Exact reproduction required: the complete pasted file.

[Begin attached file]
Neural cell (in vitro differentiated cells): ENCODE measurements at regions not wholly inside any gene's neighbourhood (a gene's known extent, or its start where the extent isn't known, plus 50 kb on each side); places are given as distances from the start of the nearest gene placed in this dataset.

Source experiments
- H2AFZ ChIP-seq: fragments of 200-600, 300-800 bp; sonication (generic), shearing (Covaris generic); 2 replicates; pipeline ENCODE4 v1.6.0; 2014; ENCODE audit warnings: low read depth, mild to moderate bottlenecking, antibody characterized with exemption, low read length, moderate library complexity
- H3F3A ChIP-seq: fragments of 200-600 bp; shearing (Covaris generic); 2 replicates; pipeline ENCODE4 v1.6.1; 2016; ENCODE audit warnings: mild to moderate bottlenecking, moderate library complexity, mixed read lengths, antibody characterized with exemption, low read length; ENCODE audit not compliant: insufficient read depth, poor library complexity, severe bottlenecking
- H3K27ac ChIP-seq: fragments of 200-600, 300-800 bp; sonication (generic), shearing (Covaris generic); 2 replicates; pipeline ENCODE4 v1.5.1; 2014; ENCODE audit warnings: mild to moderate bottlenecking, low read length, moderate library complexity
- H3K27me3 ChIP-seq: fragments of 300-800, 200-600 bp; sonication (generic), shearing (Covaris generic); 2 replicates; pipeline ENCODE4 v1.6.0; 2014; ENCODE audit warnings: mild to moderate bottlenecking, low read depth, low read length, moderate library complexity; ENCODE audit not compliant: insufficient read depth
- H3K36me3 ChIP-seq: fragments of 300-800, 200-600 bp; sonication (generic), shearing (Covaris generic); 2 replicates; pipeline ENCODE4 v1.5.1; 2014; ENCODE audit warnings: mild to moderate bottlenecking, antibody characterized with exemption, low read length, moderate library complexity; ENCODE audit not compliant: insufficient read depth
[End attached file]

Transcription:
Neural cell (in vitro differentiated cells): ENCODE measurements at regions not wholly inside any gene's neighbourhood (a gene's known extent, or its start where the extent isn't known, plus 50 kb on each side); places are given as distances from the start of the nearest gene placed in this dataset.

Source experiments
- H2AFZ ChIP-seq: fragments of 200-600, 300-800 bp; sonication (generic), shearing (Covaris generic); 2 replicates; pipeline ENCODE4 v1.6.0; 2014; ENCODE audit warnings: low read depth, mild to moderate bottlenecking, antibody characterized with exemption, low read length, moderate library complexity
- H3F3A ChIP-seq: fragments of 200-600 bp; shearing (Covaris generic); 2 replicates; pipeline ENCODE4 v1.6.1; 2016; ENCODE audit warnings: mild to moderate bottlenecking, moderate library complexity, mixed read lengths, antibody characterized with exemption, low read length; ENCODE audit not compliant: insufficient read depth, poor library complexity, severe bottlenecking
- H3K27ac ChIP-seq: fragments of 200-600, 300-800 bp; sonication (generic), shearing (Covaris generic); 2 replicates; pipeline ENCODE4 v1.5.1; 2014; ENCODE audit warnings: mild to moderate bottlenecking, low read length, moderate library complexity
- H3K27me3 ChIP-seq: fragments of 300-800, 200-600 bp; sonication (generic), shearing (Covaris generic); 2 replicates; pipeline ENCODE4 v1.6.0; 2014; ENCODE audit warnings: mild to moderate bottlenecking, low read depth, low read length, moderate library complexity; ENCODE audit not compliant: insufficient read depth
- H3K36me3 ChIP-seq: fragments of 300-800, 200-600 bp; sonication (generic), shearing (Covaris generic); 2 replicates; pipeline ENCODE4 v1.5.1; 2014; ENCODE audit warnings: mild to moderate bottlenecking, antibody characterized with exemption, low read length, moderate library complexity; ENCODE audit not compliant: insufficient read depth